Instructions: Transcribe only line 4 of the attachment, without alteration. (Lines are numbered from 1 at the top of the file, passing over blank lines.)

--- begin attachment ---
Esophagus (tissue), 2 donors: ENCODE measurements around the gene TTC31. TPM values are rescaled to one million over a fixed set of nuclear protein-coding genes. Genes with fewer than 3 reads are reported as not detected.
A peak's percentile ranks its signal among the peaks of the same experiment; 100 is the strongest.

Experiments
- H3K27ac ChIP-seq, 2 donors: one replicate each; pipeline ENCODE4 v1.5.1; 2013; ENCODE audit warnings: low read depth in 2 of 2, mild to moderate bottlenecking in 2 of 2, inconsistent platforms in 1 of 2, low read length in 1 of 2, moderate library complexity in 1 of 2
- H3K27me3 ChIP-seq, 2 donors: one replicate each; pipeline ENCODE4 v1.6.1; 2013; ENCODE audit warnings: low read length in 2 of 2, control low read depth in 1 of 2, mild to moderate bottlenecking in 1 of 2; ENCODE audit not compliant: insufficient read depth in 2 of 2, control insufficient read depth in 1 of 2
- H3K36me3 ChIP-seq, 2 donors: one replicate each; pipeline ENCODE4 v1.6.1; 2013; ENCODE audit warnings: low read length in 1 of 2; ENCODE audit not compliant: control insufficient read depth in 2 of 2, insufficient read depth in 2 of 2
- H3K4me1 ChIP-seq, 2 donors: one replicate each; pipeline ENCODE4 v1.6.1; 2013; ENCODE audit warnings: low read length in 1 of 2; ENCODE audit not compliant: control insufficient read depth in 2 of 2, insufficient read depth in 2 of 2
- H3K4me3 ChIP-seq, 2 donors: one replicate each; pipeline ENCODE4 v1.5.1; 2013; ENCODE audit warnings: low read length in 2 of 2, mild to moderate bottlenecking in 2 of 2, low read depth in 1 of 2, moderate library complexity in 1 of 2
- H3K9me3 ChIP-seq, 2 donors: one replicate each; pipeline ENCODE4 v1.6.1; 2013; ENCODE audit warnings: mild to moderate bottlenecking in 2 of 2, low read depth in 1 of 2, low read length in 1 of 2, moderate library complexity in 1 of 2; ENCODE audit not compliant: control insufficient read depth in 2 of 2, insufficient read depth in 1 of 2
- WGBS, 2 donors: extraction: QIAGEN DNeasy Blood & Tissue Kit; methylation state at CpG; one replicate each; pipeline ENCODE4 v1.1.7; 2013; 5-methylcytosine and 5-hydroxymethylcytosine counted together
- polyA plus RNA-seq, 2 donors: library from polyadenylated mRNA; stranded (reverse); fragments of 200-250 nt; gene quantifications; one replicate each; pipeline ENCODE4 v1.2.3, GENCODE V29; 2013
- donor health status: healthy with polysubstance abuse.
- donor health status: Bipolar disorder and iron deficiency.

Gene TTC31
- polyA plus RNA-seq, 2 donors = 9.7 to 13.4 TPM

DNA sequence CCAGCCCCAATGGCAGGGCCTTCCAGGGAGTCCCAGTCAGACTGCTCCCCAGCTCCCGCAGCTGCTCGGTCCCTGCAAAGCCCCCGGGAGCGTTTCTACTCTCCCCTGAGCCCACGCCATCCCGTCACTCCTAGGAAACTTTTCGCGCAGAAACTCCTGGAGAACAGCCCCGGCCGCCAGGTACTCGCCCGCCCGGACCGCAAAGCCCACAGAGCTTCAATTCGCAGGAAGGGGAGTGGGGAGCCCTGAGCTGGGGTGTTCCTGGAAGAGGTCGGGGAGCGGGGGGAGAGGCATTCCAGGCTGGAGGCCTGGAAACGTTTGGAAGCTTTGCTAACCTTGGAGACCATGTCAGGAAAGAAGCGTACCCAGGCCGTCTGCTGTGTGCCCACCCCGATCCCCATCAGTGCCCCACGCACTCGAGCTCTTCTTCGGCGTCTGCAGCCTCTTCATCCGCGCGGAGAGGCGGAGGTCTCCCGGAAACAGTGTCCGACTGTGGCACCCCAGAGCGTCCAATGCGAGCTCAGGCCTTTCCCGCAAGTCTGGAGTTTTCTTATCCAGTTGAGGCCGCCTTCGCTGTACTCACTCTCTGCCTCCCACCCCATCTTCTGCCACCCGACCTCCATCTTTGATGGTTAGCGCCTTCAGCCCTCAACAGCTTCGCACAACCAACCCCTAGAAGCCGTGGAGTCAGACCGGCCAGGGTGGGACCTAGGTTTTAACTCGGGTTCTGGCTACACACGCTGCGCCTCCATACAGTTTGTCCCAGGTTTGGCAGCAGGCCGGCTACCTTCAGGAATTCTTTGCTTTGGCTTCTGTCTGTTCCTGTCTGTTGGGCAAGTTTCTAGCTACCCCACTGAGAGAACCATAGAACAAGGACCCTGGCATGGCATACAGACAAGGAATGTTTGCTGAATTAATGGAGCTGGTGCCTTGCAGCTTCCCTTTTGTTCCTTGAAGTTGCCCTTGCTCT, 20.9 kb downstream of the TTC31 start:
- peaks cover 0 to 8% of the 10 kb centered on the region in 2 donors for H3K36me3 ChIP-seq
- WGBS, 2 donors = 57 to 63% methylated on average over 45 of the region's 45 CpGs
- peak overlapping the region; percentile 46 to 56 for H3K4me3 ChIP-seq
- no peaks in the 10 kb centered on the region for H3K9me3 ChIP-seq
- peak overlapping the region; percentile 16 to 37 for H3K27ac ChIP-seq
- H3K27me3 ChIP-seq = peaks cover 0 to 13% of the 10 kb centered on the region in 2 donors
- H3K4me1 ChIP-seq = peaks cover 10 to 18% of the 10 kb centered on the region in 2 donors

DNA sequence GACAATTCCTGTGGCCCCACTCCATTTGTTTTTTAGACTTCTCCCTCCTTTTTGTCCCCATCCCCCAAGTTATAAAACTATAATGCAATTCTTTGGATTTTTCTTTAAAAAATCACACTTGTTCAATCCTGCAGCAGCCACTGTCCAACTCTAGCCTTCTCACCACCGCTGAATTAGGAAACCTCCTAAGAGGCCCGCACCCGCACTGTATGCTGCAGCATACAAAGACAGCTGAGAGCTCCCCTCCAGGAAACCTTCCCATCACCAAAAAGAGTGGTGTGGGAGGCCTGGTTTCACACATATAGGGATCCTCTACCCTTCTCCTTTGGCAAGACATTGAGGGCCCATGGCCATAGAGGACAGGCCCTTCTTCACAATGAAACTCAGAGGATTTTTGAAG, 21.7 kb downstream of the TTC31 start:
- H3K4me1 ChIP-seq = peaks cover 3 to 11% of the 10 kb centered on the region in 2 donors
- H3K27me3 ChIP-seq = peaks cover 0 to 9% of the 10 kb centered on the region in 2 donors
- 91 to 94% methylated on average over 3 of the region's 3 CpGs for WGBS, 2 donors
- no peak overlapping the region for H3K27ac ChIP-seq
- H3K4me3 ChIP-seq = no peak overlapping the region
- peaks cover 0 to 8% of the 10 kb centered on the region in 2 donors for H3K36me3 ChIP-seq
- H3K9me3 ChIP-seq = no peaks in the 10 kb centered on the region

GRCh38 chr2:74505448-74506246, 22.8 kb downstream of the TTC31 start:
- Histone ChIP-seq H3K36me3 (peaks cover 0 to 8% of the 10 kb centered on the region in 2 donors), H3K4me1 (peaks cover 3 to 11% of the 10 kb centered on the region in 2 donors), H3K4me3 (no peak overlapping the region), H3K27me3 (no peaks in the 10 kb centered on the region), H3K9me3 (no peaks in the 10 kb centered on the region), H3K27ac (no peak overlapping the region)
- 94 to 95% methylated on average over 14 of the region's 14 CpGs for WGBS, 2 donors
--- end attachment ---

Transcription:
- H3K27ac ChIP-seq, 2 donors: one replicate each; pipeline ENCODE4 v1.5.1; 2013; ENCODE audit warnings: low read depth in 2 of 2, mild to moderate bottlenecking in 2 of 2, inconsistent platforms in 1 of 2, low read length in 1 of 2, moderate library complexity in 1 of 2